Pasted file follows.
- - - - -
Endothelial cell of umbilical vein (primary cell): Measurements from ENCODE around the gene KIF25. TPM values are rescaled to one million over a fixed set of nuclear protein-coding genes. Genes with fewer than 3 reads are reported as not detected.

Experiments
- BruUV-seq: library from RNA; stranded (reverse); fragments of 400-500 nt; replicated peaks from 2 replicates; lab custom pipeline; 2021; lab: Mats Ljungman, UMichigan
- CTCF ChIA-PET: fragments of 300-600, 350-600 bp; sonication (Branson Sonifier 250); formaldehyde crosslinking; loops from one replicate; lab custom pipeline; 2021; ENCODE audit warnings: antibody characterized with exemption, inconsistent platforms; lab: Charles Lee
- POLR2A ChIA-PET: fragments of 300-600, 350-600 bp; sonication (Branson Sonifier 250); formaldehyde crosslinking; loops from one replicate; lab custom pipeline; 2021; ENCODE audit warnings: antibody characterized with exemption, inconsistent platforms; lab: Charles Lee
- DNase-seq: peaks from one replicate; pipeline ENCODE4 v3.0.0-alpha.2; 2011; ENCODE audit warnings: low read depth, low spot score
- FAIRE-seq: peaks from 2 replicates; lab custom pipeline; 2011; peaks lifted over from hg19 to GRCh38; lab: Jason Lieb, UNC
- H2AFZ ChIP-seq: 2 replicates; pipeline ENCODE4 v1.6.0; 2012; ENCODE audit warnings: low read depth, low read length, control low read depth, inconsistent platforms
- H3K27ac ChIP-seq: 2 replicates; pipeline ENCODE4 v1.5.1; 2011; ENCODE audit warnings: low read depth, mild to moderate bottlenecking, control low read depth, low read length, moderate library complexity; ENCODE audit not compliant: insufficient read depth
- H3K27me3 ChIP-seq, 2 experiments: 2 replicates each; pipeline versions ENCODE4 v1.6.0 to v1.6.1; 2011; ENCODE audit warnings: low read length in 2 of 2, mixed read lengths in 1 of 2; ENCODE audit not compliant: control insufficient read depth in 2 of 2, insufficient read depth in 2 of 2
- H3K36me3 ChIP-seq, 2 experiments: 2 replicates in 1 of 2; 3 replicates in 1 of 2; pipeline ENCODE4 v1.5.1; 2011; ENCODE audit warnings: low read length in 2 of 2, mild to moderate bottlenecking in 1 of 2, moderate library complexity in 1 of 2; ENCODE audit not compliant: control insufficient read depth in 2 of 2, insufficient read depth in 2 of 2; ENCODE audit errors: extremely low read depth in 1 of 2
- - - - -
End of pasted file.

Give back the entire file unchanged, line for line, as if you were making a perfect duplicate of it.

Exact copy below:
Endothelial cell of umbilical vein (primary cell): Measurements from ENCODE around the gene KIF25. TPM values are rescaled to one million over a fixed set of nuclear protein-coding genes. Genes with fewer than 3 reads are reported as not detected.

Experiments
- BruUV-seq: library from RNA; stranded (reverse); fragments of 400-500 nt; replicated peaks from 2 replicates; lab custom pipeline; 2021; lab: Mats Ljungman, UMichigan
- CTCF ChIA-PET: fragments of 300-600, 350-600 bp; sonication (Branson Sonifier 250); formaldehyde crosslinking; loops from one replicate; lab custom pipeline; 2021; ENCODE audit warnings: antibody characterized with exemption, inconsistent platforms; lab: Charles Lee
- POLR2A ChIA-PET: fragments of 300-600, 350-600 bp; sonication (Branson Sonifier 250); formaldehyde crosslinking; loops from one replicate; lab custom pipeline; 2021; ENCODE audit warnings: antibody characterized with exemption, inconsistent platforms; lab: Charles Lee
- DNase-seq: peaks from one replicate; pipeline ENCODE4 v3.0.0-alpha.2; 2011; ENCODE audit warnings: low read depth, low spot score
- FAIRE-seq: peaks from 2 replicates; lab custom pipeline; 2011; peaks lifted over from hg19 to GRCh38; lab: Jason Lieb, UNC
- H2AFZ ChIP-seq: 2 replicates; pipeline ENCODE4 v1.6.0; 2012; ENCODE audit warnings: low read depth, low read length, control low read depth, inconsistent platforms
- H3K27ac ChIP-seq: 2 replicates; pipeline ENCODE4 v1.5.1; 2011; ENCODE audit warnings: low read depth, mild to moderate bottlenecking, control low read depth, low read length, moderate library complexity; ENCODE audit not compliant: insufficient read depth
- H3K27me3 ChIP-seq, 2 experiments: 2 replicates each; pipeline versions ENCODE4 v1.6.0 to v1.6.1; 2011; ENCODE audit warnings: low read length in 2 of 2, mixed read lengths in 1 of 2; ENCODE audit not compliant: control insufficient read depth in 2 of 2, insufficient read depth in 2 of 2
- H3K36me3 ChIP-seq, 2 experiments: 2 replicates in 1 of 2; 3 replicates in 1 of 2; pipeline ENCODE4 v1.5.1; 2011; ENCODE audit warnings: low read length in 2 of 2, mild to moderate bottlenecking in 1 of 2, moderate library complexity in 1 of 2; ENCODE audit not compliant: control insufficient read depth in 2 of 2, insufficient read depth in 2 of 2; ENCODE audit errors: extremely low read depth in 1 of 2